• Chopping- used like an axe for obtaining firewood or saplings for shelter or a litter
  • Hacking- used like a machete for clearing lanes, campsites, or paths
  • Splitting- used like a hatchet for obtaining firewood, building materials, foods, or first aid
  • Sawing- used like a wood saw or bone saw
  • Field surgery- used like a scalpel
  • Fighting and defense- used against people or animals
  • Skinning and processing game
  • Utility cutting- general cutting chores around camp and kitchen
  • Digging
  • Wire cutting
  • Hammering
  • Prying
  • Glass breaking

There are likely other functions someone has required of his knife, but these are enough to begin discussions. A simple scan of the above list should make it clear that no one blade can do all these functions well or even adequately. That has never concerned me, because I do not limit myself to only one blade. I have never understood the question which begins “If you could only have one knife…”. How bad a planner are you? Why would you plan to have only one knife?

Let’s discuss these potential functions of a survival knife and see if they make any sense to your likely situation. First, and my personal favorite whenever it comes up, is field surgery. If you have the skills to consider this subject, then you already know you need an entire field surgery kit, including scalpel handle, multiple blades, hemostats, and suture sets. If you think that any knife is the right answer for surgery, you really need to go get more training.

Digging seems to come up whenever the subject of survival is discussed. There are many reasons why you might have to dig in a survival situation– to get tubers and roots, create a solar still, make a fire pit, and more. These are all good reasons to dig, but why plan to use a knife? This is probably a holdover from the WWII era when there were no suitable alternatives. This is no longer the case. There have been several excellent trowels on the market since the 1970’s designed primarily for backpacking. They are light weight and strong. One, called U-dig-it, is quality steel and folds into a small sheath. Others are high strength plastic. I have several of each and have used them heavily over the past four decades. None has ever failed me. They are light enough to carry hiking or backpacking. Here’s the important point; they all dig far better than any knife. What sense does it make to hone a great edge on a knife and then jam it into the ground repeatedly? In your vehicle, you should carry a shovel or an entrenching tool in case you need to do some serious digging. Your home or retreat should have several full-sized shovels or spades. I don’t plan to dig with any of my knives, and neither do any of my friends.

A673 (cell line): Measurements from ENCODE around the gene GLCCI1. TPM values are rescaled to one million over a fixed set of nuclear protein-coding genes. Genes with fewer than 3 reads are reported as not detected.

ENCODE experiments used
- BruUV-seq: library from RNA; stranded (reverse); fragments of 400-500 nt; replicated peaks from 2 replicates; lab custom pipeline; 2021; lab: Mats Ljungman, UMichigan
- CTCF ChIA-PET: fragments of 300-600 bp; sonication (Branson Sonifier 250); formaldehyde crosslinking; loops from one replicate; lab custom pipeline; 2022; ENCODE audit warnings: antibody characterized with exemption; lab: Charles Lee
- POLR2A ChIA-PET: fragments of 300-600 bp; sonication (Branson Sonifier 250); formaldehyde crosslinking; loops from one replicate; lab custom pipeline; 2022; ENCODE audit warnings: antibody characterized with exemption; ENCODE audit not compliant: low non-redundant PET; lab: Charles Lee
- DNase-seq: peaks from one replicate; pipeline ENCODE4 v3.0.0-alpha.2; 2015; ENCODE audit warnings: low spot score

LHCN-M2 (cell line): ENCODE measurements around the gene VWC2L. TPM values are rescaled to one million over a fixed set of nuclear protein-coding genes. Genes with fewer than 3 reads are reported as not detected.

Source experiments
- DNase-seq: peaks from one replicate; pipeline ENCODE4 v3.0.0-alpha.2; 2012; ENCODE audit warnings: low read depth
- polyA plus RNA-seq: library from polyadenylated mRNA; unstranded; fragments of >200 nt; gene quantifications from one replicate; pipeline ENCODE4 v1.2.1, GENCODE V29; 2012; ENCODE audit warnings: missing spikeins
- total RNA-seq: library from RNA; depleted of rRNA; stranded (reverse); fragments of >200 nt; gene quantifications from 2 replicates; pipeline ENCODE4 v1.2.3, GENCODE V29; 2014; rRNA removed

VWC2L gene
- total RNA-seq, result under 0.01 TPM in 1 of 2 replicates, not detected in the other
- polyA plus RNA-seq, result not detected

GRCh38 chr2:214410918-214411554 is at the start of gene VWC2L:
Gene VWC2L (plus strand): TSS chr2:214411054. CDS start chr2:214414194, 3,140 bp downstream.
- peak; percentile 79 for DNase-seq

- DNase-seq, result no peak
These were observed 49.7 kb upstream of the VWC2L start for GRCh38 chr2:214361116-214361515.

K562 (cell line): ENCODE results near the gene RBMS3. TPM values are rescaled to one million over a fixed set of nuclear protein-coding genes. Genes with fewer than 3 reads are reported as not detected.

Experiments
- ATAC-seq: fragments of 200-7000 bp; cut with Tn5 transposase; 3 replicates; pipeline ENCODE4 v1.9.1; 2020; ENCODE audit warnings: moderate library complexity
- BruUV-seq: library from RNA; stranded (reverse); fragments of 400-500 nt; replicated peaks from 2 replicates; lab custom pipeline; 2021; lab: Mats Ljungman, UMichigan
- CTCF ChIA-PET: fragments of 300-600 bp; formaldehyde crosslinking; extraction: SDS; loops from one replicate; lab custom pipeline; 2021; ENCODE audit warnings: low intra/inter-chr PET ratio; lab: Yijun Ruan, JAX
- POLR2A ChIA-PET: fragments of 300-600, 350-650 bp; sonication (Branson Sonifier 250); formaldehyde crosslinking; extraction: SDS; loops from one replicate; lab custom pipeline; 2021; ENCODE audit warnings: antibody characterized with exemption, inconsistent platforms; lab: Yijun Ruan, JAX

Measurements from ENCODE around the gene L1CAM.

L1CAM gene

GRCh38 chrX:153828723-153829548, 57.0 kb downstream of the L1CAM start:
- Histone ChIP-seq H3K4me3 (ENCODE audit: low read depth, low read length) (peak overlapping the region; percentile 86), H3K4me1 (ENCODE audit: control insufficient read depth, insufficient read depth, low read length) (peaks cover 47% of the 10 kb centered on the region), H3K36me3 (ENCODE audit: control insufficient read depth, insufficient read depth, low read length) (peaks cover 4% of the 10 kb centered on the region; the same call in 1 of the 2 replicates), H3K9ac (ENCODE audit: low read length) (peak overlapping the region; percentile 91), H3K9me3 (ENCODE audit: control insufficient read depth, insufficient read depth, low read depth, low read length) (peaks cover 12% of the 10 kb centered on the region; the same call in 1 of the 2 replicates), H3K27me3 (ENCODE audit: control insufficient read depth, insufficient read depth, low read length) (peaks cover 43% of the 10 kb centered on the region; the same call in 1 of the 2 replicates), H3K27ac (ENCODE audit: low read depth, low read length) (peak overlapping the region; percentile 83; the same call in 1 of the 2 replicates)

Wire cutting is a two-part issue, the difference being the strength of the wire. Soft wire, like copper electrical wire, can be cut with a knife, if you absolutely had to, although I’d prefer a multi-tool or cutting pliers of some sort. Hard wire, meaning anything with steel filaments, cannot be cut with a knife unless you have one of those bayonet rigs where the knife and sheath combine to make a cutter. This means everything from Army commo wire to fence wire and barbed wire is off limits for a knife. If you anticipate the requirement to cut steel wire, you should get a real cutter designed for the task and probably one with compound leverage. Don’t expect a pair of diagonal cutters from your tool box to cut steel wire either. Check out your local hardware or farm supply store for fencing tools. I have one at home, but I don’t carry it, because I don’t anticipate the requirement when on the trail. If you do, get the right tool.

Hammering is another function, which probably dates from the WWII era, since the old aircrew survival knife and the Ka-bar both had “hammerheads” on them. I have never needed to hammer anything in any of the survival situations in which I found myself. While in the field with the Army I did use my knife to hammer nails and fence staples, but it is more dangerous than you think.

Consider this situation: You need to hammer a fence staple into a tree in order to anchor something. So, you draw your knife and hammer with the butt. Great, but wait, where is that razor sharp blade? It is probably bouncing within inches of your face or other body parts. That’s NOT safe! This may sound stupid, but many people have injured themselves in just this manner. Hammering is best done with… wait for it… a hammer or at least the hammer end of a tool like a shingle hatchet or tomahawk. Frankly, hammering with any tool with a blade on the back side is dangerous, but hatchets and tomahawks are far safer than using a knife. I do not expect to need to hammer while on the trail, so my hammers are at home and in my vehicles. If you expect to need one, please use something safer and more efficient than a knife.